After a disappointing slump into the All-Star break, the Brewers endured another tough weekend on the field, losing two of three games to the Dodgers at Miller Park. The team could not put together a single game where the starting pitcher and bullpen both pitched well. The Dodgers outscored the Brewers 9-3 in the first three innings of the series, and the offense could not overcome those early deficits. Milwaukee remains in second place in the division as the Cubs also treaded water over the weekend.
|Friday July 20||6||4|
|Saturday July 21||2||4|
|Sunday July 22||11||2|
Taylor Williams appeared in two games over the weekend; in two innings pitched, he allowed seven runs on nine hits and three walks with two strike outs, while his Earned Run Average (ERA) jumped a full run. Williams is primarily a fastball/slider reliever, with the fourseam fastball as his primary pitch. Against left handed hitters, he starts off hitters with a fastball, then increasingly is willing to throw the slider, maxing out his usage rate for the pitch when the batter has two strikes, throwing it out the zone to generate swings and misses. When facing righties, there isn’t a particular sequence, other than that Williams prefers the fastball if he falls behind in the count. Overall, Williams is looking to keep the ball low and away from the middle of the plate to sustain his success. So what happened over the weekend?
Williams had some trouble with his location. On both plots, there are too many pitches up and over the middle of the strike zone. Considering he threw twenty sliders over the two outings, there are not enough pitches buried low. Interestingly, even with the lack of feel on the pitch, only two of the hits came against sliders which caught too much of the strike zone. Batters have swung at 44 percent of his pitches this season, yet in these two games they swung at 51 percent. The movement on his fastball also slightly changed. He got a little less horizontal break and a little more vertical break, which could explain why he was hitting so much of the plate on his pitches.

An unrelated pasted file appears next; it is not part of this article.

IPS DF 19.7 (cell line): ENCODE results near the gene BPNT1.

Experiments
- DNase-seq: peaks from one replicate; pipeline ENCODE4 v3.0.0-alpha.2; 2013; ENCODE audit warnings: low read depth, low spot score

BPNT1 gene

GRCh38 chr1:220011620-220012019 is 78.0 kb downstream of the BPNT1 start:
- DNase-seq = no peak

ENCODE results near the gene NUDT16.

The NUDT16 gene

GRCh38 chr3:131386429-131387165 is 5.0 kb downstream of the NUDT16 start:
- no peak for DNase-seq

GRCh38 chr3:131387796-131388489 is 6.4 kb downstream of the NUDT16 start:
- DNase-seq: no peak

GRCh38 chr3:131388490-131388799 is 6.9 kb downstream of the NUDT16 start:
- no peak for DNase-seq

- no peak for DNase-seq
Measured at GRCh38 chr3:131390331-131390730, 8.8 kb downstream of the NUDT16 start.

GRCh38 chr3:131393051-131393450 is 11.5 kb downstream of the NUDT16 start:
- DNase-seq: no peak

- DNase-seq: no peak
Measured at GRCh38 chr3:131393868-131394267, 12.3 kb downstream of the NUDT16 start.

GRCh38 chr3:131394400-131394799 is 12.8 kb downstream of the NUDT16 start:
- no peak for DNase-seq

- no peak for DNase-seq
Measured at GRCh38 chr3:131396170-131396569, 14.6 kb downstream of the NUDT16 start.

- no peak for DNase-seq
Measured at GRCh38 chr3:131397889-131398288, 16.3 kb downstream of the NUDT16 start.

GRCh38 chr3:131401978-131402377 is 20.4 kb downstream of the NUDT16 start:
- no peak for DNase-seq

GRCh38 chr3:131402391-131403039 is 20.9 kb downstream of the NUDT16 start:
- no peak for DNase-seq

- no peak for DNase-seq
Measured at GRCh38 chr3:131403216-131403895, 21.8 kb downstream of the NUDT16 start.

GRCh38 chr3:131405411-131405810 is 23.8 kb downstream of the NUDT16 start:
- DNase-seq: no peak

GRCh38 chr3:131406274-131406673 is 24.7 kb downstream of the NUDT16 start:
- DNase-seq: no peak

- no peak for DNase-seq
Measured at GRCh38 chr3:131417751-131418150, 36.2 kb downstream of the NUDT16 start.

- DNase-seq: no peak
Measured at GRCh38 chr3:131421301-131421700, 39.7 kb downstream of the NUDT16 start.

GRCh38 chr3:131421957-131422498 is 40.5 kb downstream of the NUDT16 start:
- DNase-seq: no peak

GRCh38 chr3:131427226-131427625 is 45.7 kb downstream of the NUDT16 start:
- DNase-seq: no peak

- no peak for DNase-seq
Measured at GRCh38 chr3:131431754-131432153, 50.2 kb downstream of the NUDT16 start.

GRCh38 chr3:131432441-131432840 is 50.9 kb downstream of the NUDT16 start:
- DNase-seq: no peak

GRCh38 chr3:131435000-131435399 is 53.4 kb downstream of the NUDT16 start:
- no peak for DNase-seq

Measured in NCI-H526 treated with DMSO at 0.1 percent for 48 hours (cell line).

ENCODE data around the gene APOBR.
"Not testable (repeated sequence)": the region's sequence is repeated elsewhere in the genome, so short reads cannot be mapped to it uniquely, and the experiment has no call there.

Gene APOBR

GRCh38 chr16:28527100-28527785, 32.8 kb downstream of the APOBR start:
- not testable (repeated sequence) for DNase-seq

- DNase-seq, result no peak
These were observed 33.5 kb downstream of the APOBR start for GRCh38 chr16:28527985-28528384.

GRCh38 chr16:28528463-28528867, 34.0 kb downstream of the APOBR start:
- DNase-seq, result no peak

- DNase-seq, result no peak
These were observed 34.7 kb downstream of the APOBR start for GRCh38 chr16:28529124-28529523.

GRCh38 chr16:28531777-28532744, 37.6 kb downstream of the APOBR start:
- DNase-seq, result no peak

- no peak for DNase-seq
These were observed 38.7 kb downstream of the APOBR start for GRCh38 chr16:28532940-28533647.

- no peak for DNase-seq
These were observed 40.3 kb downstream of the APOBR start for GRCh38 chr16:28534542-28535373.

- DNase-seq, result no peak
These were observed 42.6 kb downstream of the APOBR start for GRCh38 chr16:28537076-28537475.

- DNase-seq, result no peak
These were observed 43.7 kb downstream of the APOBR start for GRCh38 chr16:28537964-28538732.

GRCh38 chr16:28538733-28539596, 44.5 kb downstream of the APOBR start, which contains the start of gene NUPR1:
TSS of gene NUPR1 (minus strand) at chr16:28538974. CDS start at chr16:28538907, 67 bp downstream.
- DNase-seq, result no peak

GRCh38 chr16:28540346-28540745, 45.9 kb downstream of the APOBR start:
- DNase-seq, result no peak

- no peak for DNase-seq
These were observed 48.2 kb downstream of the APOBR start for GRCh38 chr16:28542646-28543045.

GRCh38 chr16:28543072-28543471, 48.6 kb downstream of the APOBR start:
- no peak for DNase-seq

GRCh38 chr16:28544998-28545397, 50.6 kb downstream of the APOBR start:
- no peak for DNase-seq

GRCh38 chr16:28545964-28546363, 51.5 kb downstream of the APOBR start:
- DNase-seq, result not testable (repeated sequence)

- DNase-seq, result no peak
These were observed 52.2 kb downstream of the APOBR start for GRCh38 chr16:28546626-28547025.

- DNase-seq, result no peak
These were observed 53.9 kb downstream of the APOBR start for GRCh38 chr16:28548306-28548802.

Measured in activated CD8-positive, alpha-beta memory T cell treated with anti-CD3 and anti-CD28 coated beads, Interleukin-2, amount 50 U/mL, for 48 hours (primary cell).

There was certainly some luck involved in each outing. Poor defensive play and an infield shift created runs out of two balls in play which should have been routine. The Dodgers also got some good swings on well-located fastballs, which is unfortunate but something that happens in baseball. In between his two terrible innings, it’s worth noting that Williams pitched a scoreless inning with two strike outs on ten pitches. It won’t provide much comfort to fans reeling from the past few weeks of baseball, but we probably don’t need to worry about Taylor Williams.
Wade Miley started on Friday night, the first game that Williams blew. In his second start since being activated from the disabled list, Miley pitched six innings, allowing one run on four hits and two walks, while striking out two batters. The low strike out numbers is buttressed by the anemic whiff totals, which are below his season (to date) numbers. Miley’s whiff rate for his career is only 21 percent, and his six percent whiff rate on Friday is not sustainable.
After using it sparingly in his first start off the disabled list, Miley brought back his cutter on Friday and used it more than any other pitch. However, it was only his featured pitch against right handed batters. Against righties, he had no fear with the cutter, using it most frequently when the batter was ahead, the count was even and with two strikes. However, against left handed hitters, he used his four seam fastball on more than half of his pitches and paired it with his slider, which he barely threw to righties. It’s not clear whether this is a new overall approach, or just a choice he made for the Dodgers’ lineup because he hadn’t pitched like that earlier this season. It’s also not clear whether Miley can sustain pitching with this approach. By Friday’s game plan, Miley was basically two pitchers: with a fourseam fastball or cutter paired with a slider or changeup as his primary options. Maintaining a feel for all of his pitches against an unbalanced lineup could be difficult. There’s also the pressing question of whether a pitcher with the lack of a proven track record should be experimenting with so many pitches rather than focusing on executing two or three. Regardless, for one night this worked, and it’ll be interesting to see how he game plans in the future.
The Brewers have a full slate of games this week. They play Washington in three games at Miller Park before heading to the west coast for four games in San Francisco. The Nationals have disappointed relative to preseason expectations, and they’ve underperformed their Pythagorean over/under by 3.6 games, which is 27th in MLB. The Giants are 31-19 at AT&T Park, which is the third best home record in the National League, coincidentally a half-game ahead of Milwaukee.
|Monday July 23||Gio Gonzalez (4.06 DRA)||Jhoulys Chacin (4.76 DRA)|
|Tuesday July 24||Jeremy Hellickson (3.81 DRA)||Junior Guerra (5.32 DRA)|
|Wednesday July 25||Tanner Roark (5.25 DRA)||Freddy Peralta (3.33 DRA)|